Monday, May 18, 2015

Editing for Pacing and Scott Pilgrim vs. The World

So, I'm going to start this one with a confession. For every one post I put up here, there are at least three that never happen or end up on the cutting room floor. It's common for me to write something, and then read through it, hate it, and throw it out. But this topic - pacing and video editing in general - has been on my mind a lot lately, and as I've written it I've been very pleased with how it's turned out. Video editing is near and dear to my heart because it is my role of choice (outside the director's chair) when working on video crews. In my mind, editing is when a few unrelated shots become a movie.

Sure everyone knows what editing is, and how to do it, but not a lot of everyday moviegoers understand what makes it good, how editors set themselves apart, or where the "art" side of the art and skill coin comes into play. The barrier to entry for video editing is so low that now ANYONE can do it for absolutely free, but still people don't seem to grasp the path to becoming a good editor or how to spot(appreciate) one in the average summer blockbuster.

Editing is like cinematography in that, sure, anyone can have a camera, anyone can learn the rule of thirds, but some few true artists just seem to make really stellar images (i.e. there is an art there above and beyond skill). But how does that break down for editors? Where does the skill end and the art begin? Don't video editors just (1) do whatever the director tells them to, and (2) find the best takes, and arrange them in linear (or non-linear, depending on the story) order?

That would be a resounding no.

If you were to break down a film editor's task list, you would definitely see some things that are very cut and dry, and very skill-oriented - like making sure a film comes in with the right runtime. Film editors do in fact have many rules of thumb, tips and tricks that govern how they do what they do - and there is really a lot there that we could dive into there. But there are also some tasks that are vague and difficult to execute - like using pacing to create tone, or constructing a scene to properly cover the action. However, the important thing for this discussion is to remember that at the end of the day, everything a film editor does operates on two major principles: gestalt and pacing.

A Quick Overview of Gestalt

While I could (and I hope to) devote an entire post on gestalt in video editing, let's just get the definition out of the way so that we can get into pacing. Gestalt (in film) is the understanding that the audience doesn't view any portion of a film in isolation. Audience members don't think to themselves that they are hearing creepy music and seeing someone walking down an alley, they think that this person is walking down a creepy alley. Audience members don't see a shot of a man licking his lips and then see a close up of a burrito, they see a man who is hungry and wants to eat a burrito. While you are watching a film, your brain integrates all of the elements into one, and views them within the context of one another - so the less they mesh the less clear the message of any given moment will be. More powerful moments are created when everything increases your understanding of everything else in a clear and meaningful way. This works in all directions too, you relate things that happen before to things that happen after, you relate things that happen at the same time together, and you relate things that follow a pattern into a single psychological construct. That's gestalt.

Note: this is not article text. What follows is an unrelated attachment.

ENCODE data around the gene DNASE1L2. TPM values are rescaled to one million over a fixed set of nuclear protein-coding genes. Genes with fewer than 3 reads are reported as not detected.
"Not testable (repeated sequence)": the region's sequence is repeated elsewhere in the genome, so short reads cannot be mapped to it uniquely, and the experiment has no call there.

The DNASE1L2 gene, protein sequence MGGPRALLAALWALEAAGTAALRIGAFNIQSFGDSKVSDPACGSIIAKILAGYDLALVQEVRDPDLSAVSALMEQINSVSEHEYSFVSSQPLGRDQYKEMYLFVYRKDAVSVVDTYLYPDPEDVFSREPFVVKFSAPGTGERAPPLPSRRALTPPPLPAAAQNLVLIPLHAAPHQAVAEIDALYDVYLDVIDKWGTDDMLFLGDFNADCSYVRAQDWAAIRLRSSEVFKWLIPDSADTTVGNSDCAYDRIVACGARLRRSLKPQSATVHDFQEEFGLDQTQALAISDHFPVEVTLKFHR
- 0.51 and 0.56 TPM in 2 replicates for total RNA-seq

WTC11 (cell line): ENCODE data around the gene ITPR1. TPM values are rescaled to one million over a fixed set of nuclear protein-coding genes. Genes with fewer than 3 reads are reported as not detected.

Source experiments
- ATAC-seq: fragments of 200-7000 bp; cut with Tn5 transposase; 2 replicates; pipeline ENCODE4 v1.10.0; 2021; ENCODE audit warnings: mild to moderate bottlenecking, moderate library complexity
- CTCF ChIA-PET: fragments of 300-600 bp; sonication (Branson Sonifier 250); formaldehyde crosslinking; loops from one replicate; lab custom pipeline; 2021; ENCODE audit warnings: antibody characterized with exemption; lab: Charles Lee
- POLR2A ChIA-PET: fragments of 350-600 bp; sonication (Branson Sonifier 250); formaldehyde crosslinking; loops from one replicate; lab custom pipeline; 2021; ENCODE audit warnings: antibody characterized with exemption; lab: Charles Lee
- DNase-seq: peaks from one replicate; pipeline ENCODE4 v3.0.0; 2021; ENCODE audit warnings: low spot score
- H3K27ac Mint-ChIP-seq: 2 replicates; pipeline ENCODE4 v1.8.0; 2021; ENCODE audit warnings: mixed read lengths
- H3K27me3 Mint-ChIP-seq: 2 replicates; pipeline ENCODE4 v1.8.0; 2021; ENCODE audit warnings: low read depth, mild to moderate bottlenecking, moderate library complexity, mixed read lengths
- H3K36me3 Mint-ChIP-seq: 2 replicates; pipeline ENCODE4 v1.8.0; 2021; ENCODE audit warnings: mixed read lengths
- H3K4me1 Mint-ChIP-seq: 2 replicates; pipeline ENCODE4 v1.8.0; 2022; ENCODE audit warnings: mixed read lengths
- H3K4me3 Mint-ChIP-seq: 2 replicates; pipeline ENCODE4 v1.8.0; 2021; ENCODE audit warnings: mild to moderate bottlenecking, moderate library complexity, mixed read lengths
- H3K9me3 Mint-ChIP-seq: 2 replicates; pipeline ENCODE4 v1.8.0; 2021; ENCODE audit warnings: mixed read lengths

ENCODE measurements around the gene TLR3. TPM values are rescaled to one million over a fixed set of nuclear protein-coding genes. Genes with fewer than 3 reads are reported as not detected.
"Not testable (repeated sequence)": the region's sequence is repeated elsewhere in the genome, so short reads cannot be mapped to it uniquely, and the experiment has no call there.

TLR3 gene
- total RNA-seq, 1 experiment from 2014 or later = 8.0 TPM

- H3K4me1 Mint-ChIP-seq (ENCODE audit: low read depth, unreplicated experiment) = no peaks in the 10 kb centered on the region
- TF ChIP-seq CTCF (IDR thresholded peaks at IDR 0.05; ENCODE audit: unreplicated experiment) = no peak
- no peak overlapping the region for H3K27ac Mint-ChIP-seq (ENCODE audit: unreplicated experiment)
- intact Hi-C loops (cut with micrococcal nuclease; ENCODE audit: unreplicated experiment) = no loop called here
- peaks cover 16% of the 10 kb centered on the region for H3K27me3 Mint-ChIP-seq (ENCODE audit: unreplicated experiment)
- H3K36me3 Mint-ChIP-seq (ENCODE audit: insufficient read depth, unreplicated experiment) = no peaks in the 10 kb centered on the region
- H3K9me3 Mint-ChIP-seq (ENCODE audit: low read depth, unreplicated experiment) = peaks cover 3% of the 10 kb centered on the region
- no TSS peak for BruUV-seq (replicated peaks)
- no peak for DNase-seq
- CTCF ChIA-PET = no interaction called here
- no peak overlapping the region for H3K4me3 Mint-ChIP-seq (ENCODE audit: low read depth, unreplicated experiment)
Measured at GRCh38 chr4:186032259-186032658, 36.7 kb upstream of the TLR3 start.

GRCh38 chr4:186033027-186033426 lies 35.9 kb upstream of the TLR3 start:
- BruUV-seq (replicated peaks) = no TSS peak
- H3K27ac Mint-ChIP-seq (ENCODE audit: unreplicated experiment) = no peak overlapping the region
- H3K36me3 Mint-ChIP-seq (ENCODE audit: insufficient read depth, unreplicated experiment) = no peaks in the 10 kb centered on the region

Check out this clip from Scott Pilgrim, and notice how everything is related. You know where all of the characters are in relationship to one another, the cuts allow you to understand their communication and reactions with each other because each shot gives context for the shot immediately afterwards, and the action is grounded in the narrative because the cuts let you know why and how things are happening. Besides, I just love this scene.


Now that we've covered gestalt, let's get into pacing. Pacing is a term for how editors manage the psychological state of the audience over the course of a scene, sequence, or over a full film. It refers to how the editor times and transitions cuts, music, movement, and effects to (1) create a reaction in the audience; (2) use those reactions and emotions to affect other contexts and situations; and (3) transition from one emotion, thought, or reaction to another. Pacing refers both to how fast or slow a film is AND the process or rhythm the film uses to transitions from one feeling to another. Amateur filmmakers will often let the pace of a film be determined by the delivery of the actors or the action that has been captured in the camera, leaving the scenes, performances, and action to run the full length, including every unnecessary pause, movement, and extraneous blocking. Pros, on the other hand, leave hours of footage on the cutting room floor so that only the necessary amount of information is conveyed, and at a pace and rhythm that matches the emotion and desired reaction of the scene. Each scene should take the minimum amount of screen time necessary to tell it's bit of the story, you don't want to waste a frame. Then, on top of that, editors have to consider the emotional context, visual language, and audio flow between any two scenes. If you've seen the Ang Lee's Hulk (2003) the transitions between scenes are both very apparent and very fluid, with a visual element from the previous scene always bleeding into the next. That is all done to set the pacing of the film. It's also why the most common special feature on any given DVD or Blu-Ray is the "Deleted Scenes." Frequently, when editing a final film, directors or editors decide that an entire scene is dragging the pacing down, changing the emotional tone too much, or just plain out of place, and so it is cut - sometimes even when it contains information vital to the plot of the film.